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All Music Guide:
Roots rockers are seldom as purist as Dave Edmunds. Throughout his career, he stayed true to '50s and '60s rock & roll -- for Edmunds, rock & roll history stopped somewhere in 1963, after the Beach Boys' first singles but before the Beatles' hits. After establishing himself as a hotshot lead guitarist in the blues-rockers Love Sculpture, he launched his solo career by painstakingly re-creating oldies in his own studio, usually recording every track by himself. Through all of his efforts, he learned how to uncannily replicate the sound of Sun, Chess, and Phil Spector records, which not only helped him garner several U.K. hits in the early '70s, but also led to successful production work with artists like the Flamin' Groovies and Brinsley Schwarz. In the late '70s, he hit the peak of his career when he teamed up with former Schwarz bassist Nick Lowe to form Rockpile. For several years, Edmunds recorded albums with Rockpile and toured relentlessly with the band, which resulted in a string of hit U.K. singles. After the group imploded in the early '80s, he slowly disappeared from the mainstream, even as he made his most commercial music with producer Jeff Lynne; Edmunds eventually retreated to cult status in the '90s.
Dave Edmunds never abandoned the music he discovered as a teenager in Cardiff, Wales. He learned to play guitar by playing with the Everly Brothers and Elvis Presley records, picking out leads by James Burton, Chet Atkins, and Scotty Moore. He was also fascinated by Phil Spector's records, as well as American blues and country. Edmunds began playing in various British blues bands in the early '60s, eventually forming Love Sculpture with bassist John Williams and drummer Bob Jones, who was later replaced by Terry Williams. Love Sculpture's gimmick was playing bluesy, psychedelicized version of classical songs, and their interpretation of Khachaturian's Sabre Dance became a British Top Five hit in 1968. Within a year, the group rode out its success and broke up.
Edmunds returned to his home in Wales and constructed the eight-track studio Rockfield in Monmouthshire, where he holed up and taught himself how to meticulously re-create the sounds of his favorite records. Many of these recordings were made entirely by Edmunds, usually with Williams assisting on bass. One of the first records released from the Rockfield sessions was actually one of the least indicative of his style, since it interpreted the source material instead of replicating it. Featuring his vocal piped in through a telephone line, Edmunds' revamped version of Smiley Lewis' "I Hear You Knockin'" became a fluke hit, reaching the Top Ten in both America and England, and he quickly followed it with the Rockpile LP, a collection of straightforward oldies covers that became a modest success. Over the next few years, he recorded the material that became his second album, Subtle as a Flying Mallet, as well as producing records by similar-minded rockers like Ducks Deluxe, the Flamin' Groovies, and Brinsley Schwarz.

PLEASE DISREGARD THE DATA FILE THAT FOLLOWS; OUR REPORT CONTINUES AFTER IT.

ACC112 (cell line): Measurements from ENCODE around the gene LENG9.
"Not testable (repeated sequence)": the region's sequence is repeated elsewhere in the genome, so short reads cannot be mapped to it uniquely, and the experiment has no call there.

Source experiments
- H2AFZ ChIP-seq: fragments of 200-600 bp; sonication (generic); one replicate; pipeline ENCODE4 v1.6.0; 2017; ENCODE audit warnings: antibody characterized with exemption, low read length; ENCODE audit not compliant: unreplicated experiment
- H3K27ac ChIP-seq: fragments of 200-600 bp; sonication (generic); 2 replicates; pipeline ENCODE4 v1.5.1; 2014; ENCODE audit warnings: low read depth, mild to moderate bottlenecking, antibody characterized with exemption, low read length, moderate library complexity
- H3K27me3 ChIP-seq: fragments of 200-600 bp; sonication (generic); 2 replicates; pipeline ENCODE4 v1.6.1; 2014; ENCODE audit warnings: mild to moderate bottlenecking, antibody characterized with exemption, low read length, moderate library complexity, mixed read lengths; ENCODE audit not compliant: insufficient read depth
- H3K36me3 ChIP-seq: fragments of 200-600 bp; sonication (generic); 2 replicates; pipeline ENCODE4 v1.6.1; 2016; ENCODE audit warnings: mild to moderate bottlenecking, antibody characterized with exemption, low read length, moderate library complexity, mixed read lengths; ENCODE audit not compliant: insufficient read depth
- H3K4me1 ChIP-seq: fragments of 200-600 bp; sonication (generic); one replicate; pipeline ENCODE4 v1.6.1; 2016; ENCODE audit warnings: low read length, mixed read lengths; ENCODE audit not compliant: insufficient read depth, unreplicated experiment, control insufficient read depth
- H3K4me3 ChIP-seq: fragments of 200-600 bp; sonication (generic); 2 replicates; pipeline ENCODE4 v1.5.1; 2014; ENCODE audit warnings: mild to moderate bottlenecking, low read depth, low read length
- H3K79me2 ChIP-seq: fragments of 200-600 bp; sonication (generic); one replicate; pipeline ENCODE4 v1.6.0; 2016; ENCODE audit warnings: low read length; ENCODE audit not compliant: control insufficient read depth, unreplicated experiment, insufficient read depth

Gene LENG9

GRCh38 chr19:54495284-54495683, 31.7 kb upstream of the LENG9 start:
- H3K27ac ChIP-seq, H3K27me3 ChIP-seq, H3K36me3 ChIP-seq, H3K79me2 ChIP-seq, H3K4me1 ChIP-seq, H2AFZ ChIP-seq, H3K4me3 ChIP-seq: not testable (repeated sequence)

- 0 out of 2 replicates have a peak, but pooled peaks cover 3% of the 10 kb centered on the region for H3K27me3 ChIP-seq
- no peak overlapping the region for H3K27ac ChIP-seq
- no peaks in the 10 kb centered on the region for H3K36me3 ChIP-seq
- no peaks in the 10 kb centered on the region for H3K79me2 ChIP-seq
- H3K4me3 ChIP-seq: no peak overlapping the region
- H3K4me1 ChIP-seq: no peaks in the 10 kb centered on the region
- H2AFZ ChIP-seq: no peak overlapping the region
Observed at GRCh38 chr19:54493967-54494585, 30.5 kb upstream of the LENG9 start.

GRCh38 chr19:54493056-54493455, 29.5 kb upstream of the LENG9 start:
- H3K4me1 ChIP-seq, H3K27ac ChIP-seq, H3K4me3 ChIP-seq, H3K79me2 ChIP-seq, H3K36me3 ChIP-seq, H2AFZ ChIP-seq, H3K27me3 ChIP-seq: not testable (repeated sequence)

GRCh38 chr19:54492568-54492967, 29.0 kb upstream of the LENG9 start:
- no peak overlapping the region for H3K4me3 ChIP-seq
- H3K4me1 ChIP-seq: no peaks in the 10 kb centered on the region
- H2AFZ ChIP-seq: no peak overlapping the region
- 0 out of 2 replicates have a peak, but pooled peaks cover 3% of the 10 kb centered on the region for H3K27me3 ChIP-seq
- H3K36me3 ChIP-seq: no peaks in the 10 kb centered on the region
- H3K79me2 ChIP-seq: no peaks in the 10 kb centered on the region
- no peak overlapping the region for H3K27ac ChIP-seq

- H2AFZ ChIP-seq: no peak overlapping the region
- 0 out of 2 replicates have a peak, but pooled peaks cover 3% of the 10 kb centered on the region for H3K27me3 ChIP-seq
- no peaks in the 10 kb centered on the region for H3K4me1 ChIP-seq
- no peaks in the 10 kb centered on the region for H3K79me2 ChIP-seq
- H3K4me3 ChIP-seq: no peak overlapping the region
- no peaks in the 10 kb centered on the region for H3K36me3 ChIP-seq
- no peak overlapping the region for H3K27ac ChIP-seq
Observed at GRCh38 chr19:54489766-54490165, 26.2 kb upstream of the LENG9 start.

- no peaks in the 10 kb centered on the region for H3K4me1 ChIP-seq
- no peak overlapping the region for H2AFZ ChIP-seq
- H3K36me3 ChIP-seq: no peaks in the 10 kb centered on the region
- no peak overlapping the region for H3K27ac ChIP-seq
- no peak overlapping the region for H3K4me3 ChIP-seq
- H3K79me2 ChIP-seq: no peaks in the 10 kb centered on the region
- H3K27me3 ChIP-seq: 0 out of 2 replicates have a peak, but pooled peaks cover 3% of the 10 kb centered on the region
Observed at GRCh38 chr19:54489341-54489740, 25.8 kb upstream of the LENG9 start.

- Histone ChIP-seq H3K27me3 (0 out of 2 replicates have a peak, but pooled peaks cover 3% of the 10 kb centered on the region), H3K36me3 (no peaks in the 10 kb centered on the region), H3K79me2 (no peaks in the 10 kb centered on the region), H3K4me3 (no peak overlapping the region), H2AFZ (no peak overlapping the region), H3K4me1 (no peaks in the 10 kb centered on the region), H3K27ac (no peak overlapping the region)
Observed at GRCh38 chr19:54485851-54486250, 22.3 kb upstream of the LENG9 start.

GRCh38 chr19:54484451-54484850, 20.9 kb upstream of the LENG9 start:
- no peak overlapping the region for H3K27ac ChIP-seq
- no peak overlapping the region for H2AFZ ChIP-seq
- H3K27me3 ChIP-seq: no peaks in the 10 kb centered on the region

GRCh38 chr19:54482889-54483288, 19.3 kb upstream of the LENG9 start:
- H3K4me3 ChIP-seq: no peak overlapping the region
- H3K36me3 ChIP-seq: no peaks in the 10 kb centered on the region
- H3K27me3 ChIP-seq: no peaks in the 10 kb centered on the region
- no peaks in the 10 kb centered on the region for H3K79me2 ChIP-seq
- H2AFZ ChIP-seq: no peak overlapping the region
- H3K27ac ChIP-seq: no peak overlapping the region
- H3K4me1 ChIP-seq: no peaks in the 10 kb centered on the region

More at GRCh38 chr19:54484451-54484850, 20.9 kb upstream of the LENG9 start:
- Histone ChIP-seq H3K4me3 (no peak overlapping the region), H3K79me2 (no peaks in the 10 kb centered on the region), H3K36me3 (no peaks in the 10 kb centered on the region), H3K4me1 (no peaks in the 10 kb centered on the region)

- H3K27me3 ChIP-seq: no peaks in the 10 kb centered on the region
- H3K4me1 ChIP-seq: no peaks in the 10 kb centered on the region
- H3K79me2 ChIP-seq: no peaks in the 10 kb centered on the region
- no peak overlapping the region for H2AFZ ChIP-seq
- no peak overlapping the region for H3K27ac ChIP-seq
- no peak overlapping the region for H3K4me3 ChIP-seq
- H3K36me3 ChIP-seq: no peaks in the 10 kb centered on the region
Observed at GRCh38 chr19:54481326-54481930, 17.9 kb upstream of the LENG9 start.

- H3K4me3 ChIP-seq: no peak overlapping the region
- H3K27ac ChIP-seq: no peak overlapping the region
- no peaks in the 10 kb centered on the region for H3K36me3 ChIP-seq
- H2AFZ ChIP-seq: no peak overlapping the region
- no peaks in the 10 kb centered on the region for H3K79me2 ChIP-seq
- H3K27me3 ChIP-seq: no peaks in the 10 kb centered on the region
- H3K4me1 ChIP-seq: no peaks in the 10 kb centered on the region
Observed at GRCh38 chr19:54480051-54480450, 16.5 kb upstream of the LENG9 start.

During 1974, Edmunds made a brief appearance in the film Stardust and helped assemble the soundtrack. Also that year, he produced the Brinsleys' last record, New Favourites. During the recording, he struck up a friendship with bassist Nick Lowe, who over the next few years became his key collaborator. Lowe helped Edmunds move away from covers and into performing new songs, largely written by Lowe, that re-created the spirit of old rock & roll. Following the 1975 release of Subtle as a Flying Mallet -- it produced two Top Ten U.K. hits with "Baby I Love You" and "Born to Be With You" -- Edmunds began to rely on Lowe's original material and sought out newer songs in the same vein, as well as more obscure oldies. In return, Lowe joined Edmunds' touring band, Rockpile, which also featured drummer Terry Williams and guitarist Billy Bremner. The first record the pair worked on heavily together was 1977's Get It, which also was Edmunds' first record for Led Zeppelin's label, Swan Song.
Get It was well received, as was 1978's Tracks on Wax 4, the first album Edmunds recorded with Rockpile as his backing band. By that point, Rockpile were touring constantly, earning terrific reviews in the U.K. press, who grouped the band in with the burgeoning new wave movement largely because of their drunken, reckless energy. In 1979, the band entered the studio to simultaneously cut Edmunds' Repeat When Necessary and Lowe's Labour of Lust, and the sessions were captured on the BBC documentary Born Fighter. Both records were hits, with Repeat When Necessary generating the major British hit "Girls Talk," as well as the Top 20 "Queen of Hearts," which Juice Newton later replicated for her breakthrough success. Rockpile entered the studio in 1980 to record the group's first full-fledged album, Seconds of Pleasure. During the recording, tensions between Edmunds and Lowe began to surface, resulting in an album that failed to capture the band's live sound. Seconds of Pleasure was a moderate success, but the group disbanded following its supporting tour.
Twangin', Edmunds' first post-Rockpile album, appeared in 1981 and featured contributions from Williams and Bremner. The album was a minor hit, generating a hit cover of John Fogerty's "Almost Saturday Night." Edmunds signed with Columbia the following year, releasing D.E. 7th, another moderately successful record. With 1983's Information, Edmunds began working with producer Jeff Lynne, a former member of Electric Light Orchestra. Not surprisingly for a prog rock veteran, Lynne brought Edmunds a more measured sound, encouraging him to work with synthesizers and drum machines. While greeted with mixed reviews, Information was successful in the U.S., resulting in the hit "Slipping Away." The pair followed the same formula for 1984's Riff Raff, which was an unqualified bomb.